By Ulrike Putz in Beit Lahia, Gaza
What is left over when a person is hit by a tank shell. Blood, tissue, bone splinters, splatters on the wall.
Mohammed Sadala's rage is aimed at the man, whose remains he found in his bedroom: a Hamas fighter. He and a comrade broke into the home which had long stood empty after the Sadala family fled. The Hamas men shot at the approaching Israelis from the balcony. The soldiers fired back, killing the militants and destroying the house of the 10-strong family in the process.
When Sadala came back to survey the scene he found his property in ruins: the younger children's bedroom was burnt out, while the living room and hallway were strewn with bullet holes and blackened by soot from the fire. In the bedroom lay the corpses: one had bled to death, the other was hit by a tank shell.
"I used to support Hamas because they fought for our country, for Palestine," says Sadala. Hamas stood for a new start, for an end of corruption, which had spread like cancer under the moderate Fatah. In the 2006 elections Hamas won the majority with their message of change, said Sadala, who earned a living in the building business. Gesticulating wildly, the 52-year-old surveyed the ruins of the bedroom: "That is the change that they brought about. We were blasted back 2,000 years."
Through the hole in the wall of his house, Sadala sees a landscape in gray and brown. This is where a neighbourhood had stood, his neighbourhood. Now there is a snake of sand around the bomb crater. It is impossible to tell where the streets once stood. Family houses have turned into piles of debris. People have built refuges using cloth and rubble. They stand alongside dead donkeys and sheep, whose stomachs swell up. No one here has time to remove rotting corpses.
The people from Beit Lahia are starting from zero again: children load wood from broken trees onto their back. Their mothers bend over fires and bake bread. Young women carry water in petrol canisters. Only the men stand around looking numb, smoking, staring blankly. Many people here, like Sandala, had placed their hopes in Hamas -- now they are gazing into nothing, ideologically as well as materially.
Everything Is Lost Now
And it is not just buildings that lie in rubble in the Gaza strip, it is the livelihoods of many thousands of people. In Arabic societies a home is usually everything a family possesses. Often several brothers build a house for the entire family. Living at close quarters has its advantages: when the costs of building the house are paid off, there is more money left over to feed the dozens of family members.
Everything is lost now.
"When Hamas came to power, they came to our aid with packages of groceries," says Abu Abed. The 60-year-old's sons, all of whom are trained hospital nurses, have been without work for years. That is true of many in the Gaza Strip. Now Abu Abed stands before the rumble of the house where he lived with four generations of his family. All that remains are the ground floor pillars. The Israeli navy had its eye on the building from the very beginning of the war. After all, its clear view of Gaza City and the sea would have provided a good base for Hamas.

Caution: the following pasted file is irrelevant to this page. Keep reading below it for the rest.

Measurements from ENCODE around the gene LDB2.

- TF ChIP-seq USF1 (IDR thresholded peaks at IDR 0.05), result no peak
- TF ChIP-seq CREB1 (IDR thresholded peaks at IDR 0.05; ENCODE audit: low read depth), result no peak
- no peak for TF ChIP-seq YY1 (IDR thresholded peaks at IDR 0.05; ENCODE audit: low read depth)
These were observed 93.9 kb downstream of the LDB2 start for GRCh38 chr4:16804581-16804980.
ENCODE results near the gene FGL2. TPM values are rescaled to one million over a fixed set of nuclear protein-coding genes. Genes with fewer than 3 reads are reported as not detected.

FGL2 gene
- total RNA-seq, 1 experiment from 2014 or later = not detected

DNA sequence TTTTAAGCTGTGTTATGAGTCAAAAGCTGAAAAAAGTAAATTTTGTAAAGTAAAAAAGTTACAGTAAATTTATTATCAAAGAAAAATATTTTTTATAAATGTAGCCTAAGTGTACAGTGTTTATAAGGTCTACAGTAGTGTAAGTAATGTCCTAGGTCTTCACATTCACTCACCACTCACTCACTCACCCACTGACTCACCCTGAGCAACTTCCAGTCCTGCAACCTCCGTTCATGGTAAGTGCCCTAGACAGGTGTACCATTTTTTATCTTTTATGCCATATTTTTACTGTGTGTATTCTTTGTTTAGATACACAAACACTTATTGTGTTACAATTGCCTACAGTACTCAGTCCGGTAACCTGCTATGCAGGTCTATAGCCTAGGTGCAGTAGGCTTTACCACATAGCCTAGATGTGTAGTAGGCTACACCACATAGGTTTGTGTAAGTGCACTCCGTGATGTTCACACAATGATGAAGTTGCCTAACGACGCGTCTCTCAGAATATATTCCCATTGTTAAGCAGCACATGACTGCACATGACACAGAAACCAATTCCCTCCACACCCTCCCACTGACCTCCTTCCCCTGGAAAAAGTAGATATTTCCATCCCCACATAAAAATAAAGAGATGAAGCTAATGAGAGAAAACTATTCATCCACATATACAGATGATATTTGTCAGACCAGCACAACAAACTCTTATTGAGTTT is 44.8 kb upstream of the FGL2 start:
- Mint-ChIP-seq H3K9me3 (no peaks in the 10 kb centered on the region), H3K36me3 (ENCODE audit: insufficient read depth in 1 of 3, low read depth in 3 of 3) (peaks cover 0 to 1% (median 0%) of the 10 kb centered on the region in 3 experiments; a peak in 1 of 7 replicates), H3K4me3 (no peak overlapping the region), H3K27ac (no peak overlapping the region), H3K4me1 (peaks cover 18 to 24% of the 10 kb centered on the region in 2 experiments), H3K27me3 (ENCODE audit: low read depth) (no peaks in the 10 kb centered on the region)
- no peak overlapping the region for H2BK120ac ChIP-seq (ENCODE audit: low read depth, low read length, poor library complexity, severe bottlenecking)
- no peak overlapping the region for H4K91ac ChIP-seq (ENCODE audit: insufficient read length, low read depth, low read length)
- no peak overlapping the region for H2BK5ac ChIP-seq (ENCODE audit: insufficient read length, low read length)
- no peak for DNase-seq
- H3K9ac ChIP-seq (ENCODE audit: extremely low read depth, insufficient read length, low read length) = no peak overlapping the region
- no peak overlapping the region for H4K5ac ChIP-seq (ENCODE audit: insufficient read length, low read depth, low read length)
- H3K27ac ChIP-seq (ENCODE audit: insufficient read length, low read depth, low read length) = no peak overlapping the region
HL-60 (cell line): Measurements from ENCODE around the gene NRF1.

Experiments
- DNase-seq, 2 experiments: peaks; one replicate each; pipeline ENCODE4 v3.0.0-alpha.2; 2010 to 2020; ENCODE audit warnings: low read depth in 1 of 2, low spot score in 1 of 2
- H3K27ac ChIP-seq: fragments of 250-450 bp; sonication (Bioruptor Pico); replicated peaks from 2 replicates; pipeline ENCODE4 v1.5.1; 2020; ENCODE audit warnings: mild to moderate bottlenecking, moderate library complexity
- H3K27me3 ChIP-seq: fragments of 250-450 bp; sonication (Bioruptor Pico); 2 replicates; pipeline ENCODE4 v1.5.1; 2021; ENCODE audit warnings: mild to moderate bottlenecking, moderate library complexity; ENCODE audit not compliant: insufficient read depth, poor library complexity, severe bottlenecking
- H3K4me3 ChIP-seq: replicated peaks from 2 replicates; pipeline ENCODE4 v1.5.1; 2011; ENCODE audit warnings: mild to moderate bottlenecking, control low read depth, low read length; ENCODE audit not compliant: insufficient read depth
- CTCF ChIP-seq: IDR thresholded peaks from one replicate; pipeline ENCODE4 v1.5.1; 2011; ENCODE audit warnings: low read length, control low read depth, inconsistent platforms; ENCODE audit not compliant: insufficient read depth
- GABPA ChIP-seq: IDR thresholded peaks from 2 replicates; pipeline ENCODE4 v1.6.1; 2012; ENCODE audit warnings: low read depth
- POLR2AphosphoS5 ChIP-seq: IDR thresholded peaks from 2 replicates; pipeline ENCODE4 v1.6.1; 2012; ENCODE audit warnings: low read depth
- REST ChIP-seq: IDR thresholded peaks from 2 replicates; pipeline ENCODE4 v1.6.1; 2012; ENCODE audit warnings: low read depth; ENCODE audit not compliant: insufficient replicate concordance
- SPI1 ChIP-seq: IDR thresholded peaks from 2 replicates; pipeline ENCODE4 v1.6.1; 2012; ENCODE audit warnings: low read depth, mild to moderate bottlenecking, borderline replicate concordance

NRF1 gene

"I've changed my mind about Hamas," Abu Abed says. "I can't support any party that wages a war that destroys our lives." He is particularly pained by the fact that Hamas is still selling the cease-fire as a victory.
"Who has won here?" he asks and points to the debris that was once his home.
One of his neighbors weighs in: "Many people are now against Hamas but that won't change anything," he says. "Because anyone who stands up to them is killed." Since they took power Hamas has used brutal force against any dissenters in the Gaza Strip. There were news agency reports that during the war they allegedly executed suspected collaborators with Israel. The reign of terror will go on for some time, says the neighbor who doesn't want to give his name. "There will never be a rebellion against Hamas. It would be suicide."
Others swallow their anger. Hail's house is just a few streets away and only suffered light damage. There are a few bullet holes in the living room walls and all of the window panes are broken. Hail also found out after the cease-fire that the militants had used his house as a base for their operations. The door to his house stood open and there were electric cables lying in the hallway. When Hail followed them they led to his neighbor's house which it seems Hamas had mined.
As Hail, in his mid-30s, sat on his porch and thought about what to do a man came by: He was from Hamas and had left something in Hail's home. He let him in and the man then emerged with a bullet proof vest, a rocket launcher and an ammunitions belt. An hour later a fighter with Islamic Jihad called to the door, then disappeared onto the roof and reappeared with a box of ammunition. "The abused civilians' homes for their own purposes. That is not right," Hail says with disgust while trying to remain polite.
In contrast to many of their neighbors the Sadala family is doing comparatively well. They have all survived and the house could theoretically still be repaired. Mohammed Sadala is of another opinion: "There is no way," he says. What happened in his bedroom cannot be covered up just by cleaning. The worst is that he now knows who died in the room. It was Bilal Haj Ali. Sadala knows this because the young mans brothers came to visit a few days ago. They wanted to see the place where Bilal became a martyr. "I did let them in but I hardly spoke a word with them," he says.
The young men took photos of the remains of their brother with their mobile phones. "But they didn't want to clean it up," Sadala says. "I told them not to show their faces here ever again."
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